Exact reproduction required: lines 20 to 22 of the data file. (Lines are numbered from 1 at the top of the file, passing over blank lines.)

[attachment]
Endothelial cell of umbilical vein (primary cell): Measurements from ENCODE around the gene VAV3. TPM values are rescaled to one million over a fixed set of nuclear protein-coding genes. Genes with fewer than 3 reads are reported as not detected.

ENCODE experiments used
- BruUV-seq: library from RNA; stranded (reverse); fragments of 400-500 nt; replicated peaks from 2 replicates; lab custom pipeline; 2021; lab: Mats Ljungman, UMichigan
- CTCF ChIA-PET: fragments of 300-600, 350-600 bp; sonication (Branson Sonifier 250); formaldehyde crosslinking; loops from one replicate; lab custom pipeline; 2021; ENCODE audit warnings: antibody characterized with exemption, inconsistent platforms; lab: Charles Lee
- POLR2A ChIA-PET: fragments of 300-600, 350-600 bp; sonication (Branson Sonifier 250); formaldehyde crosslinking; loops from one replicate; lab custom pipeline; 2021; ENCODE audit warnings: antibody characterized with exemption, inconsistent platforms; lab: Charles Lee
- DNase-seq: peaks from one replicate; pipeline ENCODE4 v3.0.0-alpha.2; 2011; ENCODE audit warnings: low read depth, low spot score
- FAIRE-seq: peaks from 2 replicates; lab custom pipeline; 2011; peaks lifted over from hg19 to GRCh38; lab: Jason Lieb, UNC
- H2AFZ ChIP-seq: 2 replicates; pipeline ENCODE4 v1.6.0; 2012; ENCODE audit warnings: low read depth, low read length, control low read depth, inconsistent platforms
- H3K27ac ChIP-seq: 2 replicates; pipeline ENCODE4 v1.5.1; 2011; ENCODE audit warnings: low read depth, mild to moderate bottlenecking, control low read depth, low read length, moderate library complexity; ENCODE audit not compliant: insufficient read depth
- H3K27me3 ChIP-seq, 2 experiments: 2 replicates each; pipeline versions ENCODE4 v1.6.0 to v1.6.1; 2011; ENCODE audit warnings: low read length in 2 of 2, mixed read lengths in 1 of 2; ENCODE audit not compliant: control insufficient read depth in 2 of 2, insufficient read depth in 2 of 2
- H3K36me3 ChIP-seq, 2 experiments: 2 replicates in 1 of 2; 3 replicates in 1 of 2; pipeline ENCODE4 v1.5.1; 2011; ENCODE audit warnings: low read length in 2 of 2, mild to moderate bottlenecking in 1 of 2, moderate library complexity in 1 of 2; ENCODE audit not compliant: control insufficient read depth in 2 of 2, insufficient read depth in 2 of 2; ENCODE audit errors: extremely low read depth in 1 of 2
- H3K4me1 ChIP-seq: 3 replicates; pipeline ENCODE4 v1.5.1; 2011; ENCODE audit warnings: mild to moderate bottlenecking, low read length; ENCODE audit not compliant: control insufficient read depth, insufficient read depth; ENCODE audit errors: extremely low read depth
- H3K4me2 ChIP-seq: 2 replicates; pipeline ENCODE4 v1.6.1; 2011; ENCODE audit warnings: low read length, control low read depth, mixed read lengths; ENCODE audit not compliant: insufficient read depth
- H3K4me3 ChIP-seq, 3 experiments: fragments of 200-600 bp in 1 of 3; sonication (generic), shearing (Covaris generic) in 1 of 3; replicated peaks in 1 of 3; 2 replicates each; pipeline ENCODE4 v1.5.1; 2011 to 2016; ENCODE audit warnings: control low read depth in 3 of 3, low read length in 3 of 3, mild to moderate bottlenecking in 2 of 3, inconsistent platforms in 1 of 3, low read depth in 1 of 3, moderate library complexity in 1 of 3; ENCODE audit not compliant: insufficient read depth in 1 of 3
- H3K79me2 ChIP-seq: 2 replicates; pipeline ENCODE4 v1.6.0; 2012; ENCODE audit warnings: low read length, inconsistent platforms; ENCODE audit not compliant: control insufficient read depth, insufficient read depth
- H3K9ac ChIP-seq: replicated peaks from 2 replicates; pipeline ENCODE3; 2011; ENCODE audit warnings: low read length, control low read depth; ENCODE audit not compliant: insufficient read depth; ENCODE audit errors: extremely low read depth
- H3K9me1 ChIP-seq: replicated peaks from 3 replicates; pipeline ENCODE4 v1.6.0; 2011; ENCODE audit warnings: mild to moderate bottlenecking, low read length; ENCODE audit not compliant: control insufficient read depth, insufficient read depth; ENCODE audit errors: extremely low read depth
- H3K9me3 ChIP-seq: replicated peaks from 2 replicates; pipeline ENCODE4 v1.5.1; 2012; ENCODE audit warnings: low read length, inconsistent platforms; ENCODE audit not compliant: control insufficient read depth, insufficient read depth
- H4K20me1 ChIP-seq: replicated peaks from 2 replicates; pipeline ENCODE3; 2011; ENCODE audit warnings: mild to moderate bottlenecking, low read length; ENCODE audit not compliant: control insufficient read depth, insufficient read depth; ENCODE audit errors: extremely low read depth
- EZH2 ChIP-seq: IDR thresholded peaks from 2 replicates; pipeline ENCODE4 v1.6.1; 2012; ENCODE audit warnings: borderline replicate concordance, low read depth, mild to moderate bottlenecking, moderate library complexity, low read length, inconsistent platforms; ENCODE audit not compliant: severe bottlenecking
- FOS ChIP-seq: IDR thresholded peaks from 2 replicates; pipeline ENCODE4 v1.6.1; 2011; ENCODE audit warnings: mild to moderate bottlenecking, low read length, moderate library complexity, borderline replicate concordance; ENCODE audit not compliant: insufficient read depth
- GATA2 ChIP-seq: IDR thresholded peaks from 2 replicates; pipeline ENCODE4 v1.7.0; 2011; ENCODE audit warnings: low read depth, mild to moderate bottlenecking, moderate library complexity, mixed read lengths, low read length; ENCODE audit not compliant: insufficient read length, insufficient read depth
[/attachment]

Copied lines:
- EZH2 ChIP-seq: IDR thresholded peaks from 2 replicates; pipeline ENCODE4 v1.6.1; 2012; ENCODE audit warnings: borderline replicate concordance, low read depth, mild to moderate bottlenecking, moderate library complexity, low read length, inconsistent platforms; ENCODE audit not compliant: severe bottlenecking
- FOS ChIP-seq: IDR thresholded peaks from 2 replicates; pipeline ENCODE4 v1.6.1; 2011; ENCODE audit warnings: mild to moderate bottlenecking, low read length, moderate library complexity, borderline replicate concordance; ENCODE audit not compliant: insufficient read depth
- GATA2 ChIP-seq: IDR thresholded peaks from 2 replicates; pipeline ENCODE4 v1.7.0; 2011; ENCODE audit warnings: low read depth, mild to moderate bottlenecking, moderate library complexity, mixed read lengths, low read length; ENCODE audit not compliant: insufficient read length, insufficient read depth